These images show a model created by an Italian dentist in the 1900s
Social media posts shared hundreds of times show photos of teeth held together with gold wire, claiming they show "ancient Egyptian dental work from 2000 BC". In fact, a US museum told AFP the photos showed a model made by an Italian dentist in the 1900s. A scholar said the model was not an accurate representation of ancient Egyptian dental work.
"Ancient Egyptian dental work from 2000 BC," reads a Facebook post from February 12.
However, the claim is false.
A reverse image search found the second of the two photos in an article by Forbes magazine which debunked various claims about "ancient skeletons".
It said the photo showed a model made by Italian dentist Vincenzo Guerini in the 20th century that was "supposedly modeled on an Egyptian mummy".
"Whether Dr. Guerini actually saw an Egyptian mummy with this sort of dental appliance is still unknown, as such a mummy does not currently exist," the article reads.
Contacted by AFP, the museum's curator Dr Scott Swank confirmed that the photos in the Facebook posts showed a model made by Guerini "circa 1901", which depicted "bridgework using human teeth held in place either via gold wires or gold bands".
He provided AFP with a photo of the dental work on display at the museum.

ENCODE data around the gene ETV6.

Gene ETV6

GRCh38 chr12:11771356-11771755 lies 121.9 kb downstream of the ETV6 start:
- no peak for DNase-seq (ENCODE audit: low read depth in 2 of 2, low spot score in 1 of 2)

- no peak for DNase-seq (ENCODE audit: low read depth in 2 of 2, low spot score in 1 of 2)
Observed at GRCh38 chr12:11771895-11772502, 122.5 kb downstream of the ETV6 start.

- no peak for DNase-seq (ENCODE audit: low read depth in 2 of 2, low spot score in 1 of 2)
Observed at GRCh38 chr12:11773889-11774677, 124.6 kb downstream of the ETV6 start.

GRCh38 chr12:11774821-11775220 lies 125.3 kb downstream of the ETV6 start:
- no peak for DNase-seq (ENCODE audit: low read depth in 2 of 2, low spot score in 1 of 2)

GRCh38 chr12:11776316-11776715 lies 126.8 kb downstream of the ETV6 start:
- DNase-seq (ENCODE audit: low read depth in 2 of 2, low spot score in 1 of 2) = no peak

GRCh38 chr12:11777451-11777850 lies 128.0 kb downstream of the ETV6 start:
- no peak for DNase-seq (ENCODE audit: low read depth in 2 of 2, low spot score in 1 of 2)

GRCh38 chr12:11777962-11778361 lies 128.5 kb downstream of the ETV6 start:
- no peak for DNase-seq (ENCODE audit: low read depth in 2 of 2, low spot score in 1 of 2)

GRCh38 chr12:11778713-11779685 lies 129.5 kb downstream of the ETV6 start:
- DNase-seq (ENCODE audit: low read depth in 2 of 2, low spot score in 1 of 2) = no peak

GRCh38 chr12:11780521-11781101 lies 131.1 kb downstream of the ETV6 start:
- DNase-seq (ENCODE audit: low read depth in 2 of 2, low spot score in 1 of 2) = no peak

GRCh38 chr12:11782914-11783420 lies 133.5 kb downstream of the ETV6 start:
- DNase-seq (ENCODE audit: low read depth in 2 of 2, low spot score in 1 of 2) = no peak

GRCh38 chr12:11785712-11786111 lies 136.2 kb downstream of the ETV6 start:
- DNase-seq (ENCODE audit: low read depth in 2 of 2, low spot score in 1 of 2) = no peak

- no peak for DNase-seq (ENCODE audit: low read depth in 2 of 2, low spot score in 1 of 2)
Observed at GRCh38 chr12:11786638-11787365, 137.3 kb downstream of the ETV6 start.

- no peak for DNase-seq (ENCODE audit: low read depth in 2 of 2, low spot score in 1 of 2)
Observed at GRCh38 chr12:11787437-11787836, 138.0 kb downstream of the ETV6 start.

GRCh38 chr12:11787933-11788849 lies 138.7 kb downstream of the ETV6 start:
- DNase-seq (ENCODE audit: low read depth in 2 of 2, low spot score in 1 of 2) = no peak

A scholar said Guerini's model did not represent ancient Egyptian dentistry.
"Literature claiming that the ancient Egyptians could make gold fillings and other dental appliances derives largely from nineteenth century allegations and fabrications of evidence," said Dr Roger Forshaw, an expert in Biomedical Egyptology at the University of Manchester.
There is "no real evidence" dental surgery was practised in ancient Egypt besides evidence showing the potential extraction of a few teeth, he told AFP.
Only three examples of gold wire holding teeth together have been attributed to the ancient Egyptians and two were likely applied post-mortem in preparation for the afterlife, Forshaw wrote in 2009.
He said the gold-wire teeth model was most likely a copy of an appliance from Phoenicia, an ancient country situated primarily in modern-day Lebanon.
In Guerini's 1909 book "A History of Dentistry", he refers to discoveries made by French naturalist Dr Charles Gaillardot at the Phoenican city of Sidon, which featured gold wire holding teeth together.
"Dr. Gaillardot found, in the midst of the sand that filled the grave… a part of the upper jaw of a woman, with the two canines and the four incisors united together with gold wire," Guerini wrote.
The book features drawings on page 33 which correspond to the models seen in misleading Facebook posts.
March 8, 2022 This article was amended to fix a punctuation error in the second paragraph.